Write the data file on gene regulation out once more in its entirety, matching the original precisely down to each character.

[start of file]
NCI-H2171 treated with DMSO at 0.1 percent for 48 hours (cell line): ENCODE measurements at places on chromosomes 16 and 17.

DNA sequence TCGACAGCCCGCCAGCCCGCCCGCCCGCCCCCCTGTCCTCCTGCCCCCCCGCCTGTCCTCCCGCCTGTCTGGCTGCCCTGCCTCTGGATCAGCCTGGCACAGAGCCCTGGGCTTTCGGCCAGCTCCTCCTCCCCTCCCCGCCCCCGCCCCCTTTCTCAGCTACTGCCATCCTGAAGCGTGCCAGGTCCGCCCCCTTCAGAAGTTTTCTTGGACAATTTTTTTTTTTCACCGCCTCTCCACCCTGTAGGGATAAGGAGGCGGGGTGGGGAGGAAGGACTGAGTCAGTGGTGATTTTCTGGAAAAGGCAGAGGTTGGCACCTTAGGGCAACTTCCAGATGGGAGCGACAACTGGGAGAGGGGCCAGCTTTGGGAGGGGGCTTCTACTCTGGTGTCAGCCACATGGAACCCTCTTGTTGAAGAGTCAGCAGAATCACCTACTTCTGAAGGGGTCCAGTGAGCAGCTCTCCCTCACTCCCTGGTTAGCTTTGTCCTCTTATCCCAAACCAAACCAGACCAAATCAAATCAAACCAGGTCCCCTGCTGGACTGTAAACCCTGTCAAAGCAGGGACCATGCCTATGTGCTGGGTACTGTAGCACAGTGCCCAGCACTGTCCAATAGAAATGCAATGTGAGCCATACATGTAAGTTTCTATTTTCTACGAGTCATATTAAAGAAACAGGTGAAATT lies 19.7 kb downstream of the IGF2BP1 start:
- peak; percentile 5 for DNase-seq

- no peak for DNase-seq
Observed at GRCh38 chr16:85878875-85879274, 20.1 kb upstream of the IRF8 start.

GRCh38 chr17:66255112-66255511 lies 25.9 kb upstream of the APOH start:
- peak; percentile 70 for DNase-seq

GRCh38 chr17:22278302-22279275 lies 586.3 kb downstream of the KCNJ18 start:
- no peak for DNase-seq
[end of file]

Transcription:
NCI-H2171 treated with DMSO at 0.1 percent for 48 hours (cell line): ENCODE measurements at places on chromosomes 16 and 17.

DNA sequence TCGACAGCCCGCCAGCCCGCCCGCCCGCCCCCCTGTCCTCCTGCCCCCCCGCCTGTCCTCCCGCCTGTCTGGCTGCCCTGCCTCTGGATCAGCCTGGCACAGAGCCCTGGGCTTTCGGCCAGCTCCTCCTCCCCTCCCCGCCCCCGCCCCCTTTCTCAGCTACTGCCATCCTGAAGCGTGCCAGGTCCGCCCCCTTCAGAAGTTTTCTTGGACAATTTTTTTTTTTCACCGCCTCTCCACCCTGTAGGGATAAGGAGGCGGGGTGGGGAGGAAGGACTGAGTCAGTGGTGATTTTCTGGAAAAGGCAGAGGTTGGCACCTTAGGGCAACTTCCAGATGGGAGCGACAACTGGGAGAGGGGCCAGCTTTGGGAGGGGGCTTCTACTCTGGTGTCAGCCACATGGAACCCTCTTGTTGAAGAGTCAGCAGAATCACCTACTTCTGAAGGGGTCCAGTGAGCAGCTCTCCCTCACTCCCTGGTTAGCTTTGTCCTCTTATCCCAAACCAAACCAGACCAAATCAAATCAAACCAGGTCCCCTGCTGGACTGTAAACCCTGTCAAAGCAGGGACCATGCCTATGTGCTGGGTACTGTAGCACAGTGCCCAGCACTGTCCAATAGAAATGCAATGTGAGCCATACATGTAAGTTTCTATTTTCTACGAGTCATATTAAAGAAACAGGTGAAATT lies 19.7 kb downstream of the IGF2BP1 start:
- peak; percentile 5 for DNase-seq

- no peak for DNase-seq
Observed at GRCh38 chr16:85878875-85879274, 20.1 kb upstream of the IRF8 start.

GRCh38 chr17:66255112-66255511 lies 25.9 kb upstream of the APOH start:
- peak; percentile 70 for DNase-seq

GRCh38 chr17:22278302-22279275 lies 586.3 kb downstream of the KCNJ18 start:
- no peak for DNase-seq